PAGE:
The result was that the women in the group who knew that they were doing math did worse than the men but the other group where they didn’t know about the real test men and women did the same.

That is interesting and disturbing. It is difficult when the oppressed share the delusion of the oppressor. It is also difficult when science seems to prove one thing but what gets to mainstream consciousness is totally different.

This is part of the great delusion. It has to be said though, that things have improved over the last few hundred years. But there is this strange yearning for a mythical simpler time when everything was? Simpler. Yes it’s as silly as that.

I have to add this distortion in science reporting is not skewed by the women reporting this as it happens on a wider scale. Check this.

Worship Futures

Three bits of news have hardened my suspicions that guitar music is going to be increasingly niche. One is Paul Gambaccini’s last rites on rock. The second is that Guitar Hero has been discontinued. And the third is that Beyonce could be headlining Glastonbury. I think this shows that the guitar has definitely moved away from the centre stage in society’s music consciousness.

This has interesting implications for worship music. A good proportion of contemporary worship leaders lead from the guitar. A huge number of worship songs today are written around the guitar. I’ll go out on a limb and say that there are more guitar worship churches than organ worship churches. So, if the guitar is moving away from the centre of secular music but is the centre of church worship music, should we be concerned?

Concerned in a positive way I would hope. It does warrant thinking and discussion. We are products of our culture and God’s kingdom advances through some of the features of the culture we inhabit. Our worship will always reflect some part of our culture. So we should experiment with new ways of doing music away from the guitar.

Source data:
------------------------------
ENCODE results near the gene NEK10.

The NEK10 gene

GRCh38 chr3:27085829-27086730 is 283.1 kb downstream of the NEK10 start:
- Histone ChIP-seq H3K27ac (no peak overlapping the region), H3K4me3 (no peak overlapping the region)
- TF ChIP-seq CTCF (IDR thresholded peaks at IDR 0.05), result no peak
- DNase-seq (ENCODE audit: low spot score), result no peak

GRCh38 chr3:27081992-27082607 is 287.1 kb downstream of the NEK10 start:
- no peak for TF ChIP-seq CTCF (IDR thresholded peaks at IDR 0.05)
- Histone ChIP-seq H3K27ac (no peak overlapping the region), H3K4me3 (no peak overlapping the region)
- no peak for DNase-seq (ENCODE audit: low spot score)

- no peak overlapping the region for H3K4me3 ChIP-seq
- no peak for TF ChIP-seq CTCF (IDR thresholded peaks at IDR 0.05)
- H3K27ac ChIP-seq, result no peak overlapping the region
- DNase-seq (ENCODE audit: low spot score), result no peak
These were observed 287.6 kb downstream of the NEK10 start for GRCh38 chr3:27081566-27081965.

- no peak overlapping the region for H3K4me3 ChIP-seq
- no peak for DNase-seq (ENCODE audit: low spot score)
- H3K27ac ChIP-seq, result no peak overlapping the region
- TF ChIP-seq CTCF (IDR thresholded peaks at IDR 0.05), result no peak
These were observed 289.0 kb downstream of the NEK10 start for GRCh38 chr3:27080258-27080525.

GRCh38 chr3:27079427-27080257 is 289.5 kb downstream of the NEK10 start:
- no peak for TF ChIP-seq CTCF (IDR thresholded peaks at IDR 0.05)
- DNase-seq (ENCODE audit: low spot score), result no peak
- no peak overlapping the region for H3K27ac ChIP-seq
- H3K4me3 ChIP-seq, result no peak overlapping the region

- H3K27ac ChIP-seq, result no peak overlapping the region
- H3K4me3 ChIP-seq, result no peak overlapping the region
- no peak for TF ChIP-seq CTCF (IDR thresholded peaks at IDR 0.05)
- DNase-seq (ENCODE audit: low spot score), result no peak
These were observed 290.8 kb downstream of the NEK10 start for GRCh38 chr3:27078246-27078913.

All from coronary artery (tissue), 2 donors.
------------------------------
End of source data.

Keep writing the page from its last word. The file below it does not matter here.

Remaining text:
How about an ipad/ipod orchestra? Or a more ethereal laptop orchestra?

Sounds alien? Impossible? Impractical? or exciting? Perhaps all of them? Imagine how alien we would sound to Christians a century ago. We have so much more technology than they did. Whether technology is out of control or too much in our lives is open for debate but technology has played an integral role in the way music in the church has evolved. Here’s an interesting quote from the book ‘Electronic Music.’

“baroque music cannot be imagined without the advances of 16th and 17th century luthiers, rock could not exist without the electric guitar, and jazz or hiphop without redefinitions of the saxophone and the turntable.” p89

So as technology changes new kinds of music can appear, not by a wholesale dumping of the past but as natural inheritors to a tradition. ‘(T)he pipe organ was the most complex man-made device,[5] a distinction it retained until it was displaced by the telephone exchange in the late 19th century’ (Wikipedia). Using software is a natural progression from the pipe organ which under pinned church music for centuries. From the same book :

Good new instruments should learn from their traditional ancestors and not impose their music on the performer.

This is where the challenge really lies. It’s easy to make music sound from the computer. You just press play on whatever music player you have. The challenge lies in actually making music with the computer.

Laptops are a common sight in worship but they seem to be used mostly as a screen for words or for projection. Are there any worship leaders who use a computer as their leading instrument? In my limited experience I haven’t heard or seen any. Within the band context I have seen computers used musically but mostly as a sound bank for the keyboard or as a loop machine.

Loops sound good but they barely scratch the surface of computer music. Live sampling would be the next step. This could be of the singing and we could even sample the congregation’s singing to maybe pray over or recite a liturgy over. Generating sounds from the computer could take things further. It could give us a real sense of the otherness and the unpredictability of God. The next crazy step could be where there could be a network server in our worship space where people with their smartphones could all connect to the server and participate and contribute to the music with the various apps in our worship. Wild.

The possibilities are endless. Everything’s possible but not everything will be useful, Paul reminds us. But surely we have to start trying it out? So over to you.

What could worship sound (and look) like if we used the full range of the computer’s potential in worship?